You'd think search engine optimization would be the hardest-fought of all sectors - but the truth is that quite a few are just not very good. A source of endless amusement is a steady stream of "SEO specialists" asking on Usenet how to get their own sites listed.

We can get you well above the average. To get higher, you have a differentiator that we can place. A unique branding, perhaps, that gets you remembered. And we won't use any of the tricks that can get you banned.

The Jargon - Hits, PageRank, Links, Sitemaps, HTML/text ratios, Canonical Penalties, Crawlers and Spiders.

And the complexity of Google's product - XML versus HTML sitemaps, Analytics, Adsense, Adwords, etc.

The mythology. We do that bit. None of these are relevant to your business. Your bank manager won't care how many hits you had this year or what your PageRank is. So the only reasonable metric for a web site is - how much business does it bring in?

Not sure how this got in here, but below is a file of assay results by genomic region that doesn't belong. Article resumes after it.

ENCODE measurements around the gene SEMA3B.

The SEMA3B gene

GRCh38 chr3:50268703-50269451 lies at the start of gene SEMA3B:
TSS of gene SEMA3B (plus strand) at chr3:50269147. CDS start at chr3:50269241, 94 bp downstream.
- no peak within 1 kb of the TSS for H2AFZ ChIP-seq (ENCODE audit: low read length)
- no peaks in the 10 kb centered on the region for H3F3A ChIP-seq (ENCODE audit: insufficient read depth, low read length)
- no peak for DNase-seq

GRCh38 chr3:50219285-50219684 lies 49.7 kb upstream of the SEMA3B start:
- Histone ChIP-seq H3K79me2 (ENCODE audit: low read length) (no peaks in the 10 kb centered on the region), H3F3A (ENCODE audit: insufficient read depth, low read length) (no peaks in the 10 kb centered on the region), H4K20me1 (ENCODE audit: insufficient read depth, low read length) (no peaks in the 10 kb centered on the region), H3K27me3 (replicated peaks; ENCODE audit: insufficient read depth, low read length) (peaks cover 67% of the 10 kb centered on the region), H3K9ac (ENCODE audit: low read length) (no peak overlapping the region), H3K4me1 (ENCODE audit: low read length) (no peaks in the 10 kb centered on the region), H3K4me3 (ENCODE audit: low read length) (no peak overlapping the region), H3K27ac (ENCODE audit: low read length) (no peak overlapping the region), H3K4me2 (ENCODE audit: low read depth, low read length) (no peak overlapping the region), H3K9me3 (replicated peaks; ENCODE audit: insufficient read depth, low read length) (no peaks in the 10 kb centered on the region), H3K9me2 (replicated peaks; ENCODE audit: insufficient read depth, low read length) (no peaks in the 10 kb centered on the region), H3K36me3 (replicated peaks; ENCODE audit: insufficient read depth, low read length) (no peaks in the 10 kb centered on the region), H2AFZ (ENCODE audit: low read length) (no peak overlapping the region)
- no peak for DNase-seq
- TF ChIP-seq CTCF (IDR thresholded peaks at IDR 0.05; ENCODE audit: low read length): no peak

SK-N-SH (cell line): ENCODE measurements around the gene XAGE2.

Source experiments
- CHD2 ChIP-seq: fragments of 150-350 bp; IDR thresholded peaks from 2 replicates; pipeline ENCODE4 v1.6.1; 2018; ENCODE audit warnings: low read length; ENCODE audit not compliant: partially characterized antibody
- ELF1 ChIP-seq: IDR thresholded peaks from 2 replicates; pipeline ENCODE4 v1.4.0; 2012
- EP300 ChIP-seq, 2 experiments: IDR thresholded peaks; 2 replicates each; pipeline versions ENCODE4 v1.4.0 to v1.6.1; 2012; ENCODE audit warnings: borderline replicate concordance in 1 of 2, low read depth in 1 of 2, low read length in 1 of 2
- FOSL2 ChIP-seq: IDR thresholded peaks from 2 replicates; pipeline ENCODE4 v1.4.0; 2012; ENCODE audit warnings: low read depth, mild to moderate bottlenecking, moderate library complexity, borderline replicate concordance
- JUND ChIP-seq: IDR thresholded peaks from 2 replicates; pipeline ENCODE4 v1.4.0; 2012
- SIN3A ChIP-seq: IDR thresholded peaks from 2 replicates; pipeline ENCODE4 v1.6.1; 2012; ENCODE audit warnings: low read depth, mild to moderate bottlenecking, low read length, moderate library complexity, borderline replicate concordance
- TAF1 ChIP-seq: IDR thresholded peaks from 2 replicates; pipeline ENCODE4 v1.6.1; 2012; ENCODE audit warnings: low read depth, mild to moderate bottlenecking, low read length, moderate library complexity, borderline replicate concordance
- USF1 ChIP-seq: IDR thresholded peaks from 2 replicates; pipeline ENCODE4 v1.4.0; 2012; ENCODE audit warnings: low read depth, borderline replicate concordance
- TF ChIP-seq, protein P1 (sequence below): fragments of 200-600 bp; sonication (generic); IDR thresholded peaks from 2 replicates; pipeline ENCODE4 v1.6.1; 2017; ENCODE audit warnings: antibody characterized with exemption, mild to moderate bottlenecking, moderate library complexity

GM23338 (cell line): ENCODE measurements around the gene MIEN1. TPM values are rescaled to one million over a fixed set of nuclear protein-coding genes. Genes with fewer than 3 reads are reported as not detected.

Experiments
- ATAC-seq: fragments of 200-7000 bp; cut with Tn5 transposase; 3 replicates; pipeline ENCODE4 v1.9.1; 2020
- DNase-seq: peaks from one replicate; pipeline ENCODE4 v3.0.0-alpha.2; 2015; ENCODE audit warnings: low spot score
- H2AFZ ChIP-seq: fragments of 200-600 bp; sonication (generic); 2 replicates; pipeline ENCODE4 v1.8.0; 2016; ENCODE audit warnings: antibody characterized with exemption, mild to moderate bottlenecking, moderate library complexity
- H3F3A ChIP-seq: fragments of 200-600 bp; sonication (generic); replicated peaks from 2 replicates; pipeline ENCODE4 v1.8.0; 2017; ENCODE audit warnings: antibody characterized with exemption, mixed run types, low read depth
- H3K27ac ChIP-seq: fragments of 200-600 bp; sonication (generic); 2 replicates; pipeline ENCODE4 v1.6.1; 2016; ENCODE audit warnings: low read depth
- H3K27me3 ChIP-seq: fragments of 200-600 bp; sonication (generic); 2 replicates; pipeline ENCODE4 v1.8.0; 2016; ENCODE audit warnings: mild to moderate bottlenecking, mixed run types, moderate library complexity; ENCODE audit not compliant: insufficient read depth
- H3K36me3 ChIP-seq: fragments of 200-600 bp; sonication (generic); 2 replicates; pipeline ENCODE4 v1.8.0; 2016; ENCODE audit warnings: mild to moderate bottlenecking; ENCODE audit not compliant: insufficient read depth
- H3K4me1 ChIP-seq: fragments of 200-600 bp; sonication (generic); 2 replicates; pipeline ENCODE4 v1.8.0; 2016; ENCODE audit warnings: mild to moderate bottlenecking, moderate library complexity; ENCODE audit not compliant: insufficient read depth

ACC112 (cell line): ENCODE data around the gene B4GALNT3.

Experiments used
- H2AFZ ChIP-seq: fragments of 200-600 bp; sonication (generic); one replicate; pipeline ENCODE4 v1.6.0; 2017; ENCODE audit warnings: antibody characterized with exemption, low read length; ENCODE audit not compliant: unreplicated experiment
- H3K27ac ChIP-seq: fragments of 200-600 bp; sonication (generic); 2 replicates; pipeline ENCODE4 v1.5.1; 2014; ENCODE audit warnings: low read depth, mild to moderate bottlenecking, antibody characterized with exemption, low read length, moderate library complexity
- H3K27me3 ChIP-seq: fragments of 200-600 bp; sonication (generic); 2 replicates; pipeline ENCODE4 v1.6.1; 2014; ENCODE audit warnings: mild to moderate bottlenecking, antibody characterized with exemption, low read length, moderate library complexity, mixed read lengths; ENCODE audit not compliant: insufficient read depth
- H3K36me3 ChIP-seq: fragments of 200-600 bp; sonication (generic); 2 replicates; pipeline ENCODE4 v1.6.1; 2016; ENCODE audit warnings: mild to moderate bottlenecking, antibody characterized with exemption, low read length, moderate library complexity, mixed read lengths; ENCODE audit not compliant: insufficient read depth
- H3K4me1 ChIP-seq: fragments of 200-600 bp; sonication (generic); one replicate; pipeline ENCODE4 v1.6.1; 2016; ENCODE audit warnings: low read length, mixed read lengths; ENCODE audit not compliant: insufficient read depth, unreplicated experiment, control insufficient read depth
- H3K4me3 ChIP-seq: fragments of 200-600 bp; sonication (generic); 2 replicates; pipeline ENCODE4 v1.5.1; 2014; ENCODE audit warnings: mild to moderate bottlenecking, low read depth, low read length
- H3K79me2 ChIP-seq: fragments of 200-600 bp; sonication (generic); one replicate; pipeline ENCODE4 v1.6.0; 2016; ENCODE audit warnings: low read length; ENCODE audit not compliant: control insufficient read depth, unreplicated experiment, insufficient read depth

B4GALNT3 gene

There are ways to measure that. Dedicated web-only phone lines, web-only special offers, Urchin Analytics and the like. All classic marketing techniques and we'll do that or work with whomever you usually use.

You might wonder whether a web site is a good idea. Someone like a freelance plumber covering a small area might just as well signwrite his van with a cellphone number and advertise locally - web sites are not compulsory. For other businesses, web sites can be a way to find new customers who then remember you - the capture mode; or a way to drive transactions through the business - full e-commerce.

But for the latter two - it doesn't matter a damn how pretty and easy to use your site is if no one can find you.

Your corporate image on the web.

No doubt your company operates to the highest professional standards. Your financial records are neat, tidy and audited. You may have ISO9000 certification and the highest standards in your IT department. Your website, though, is different.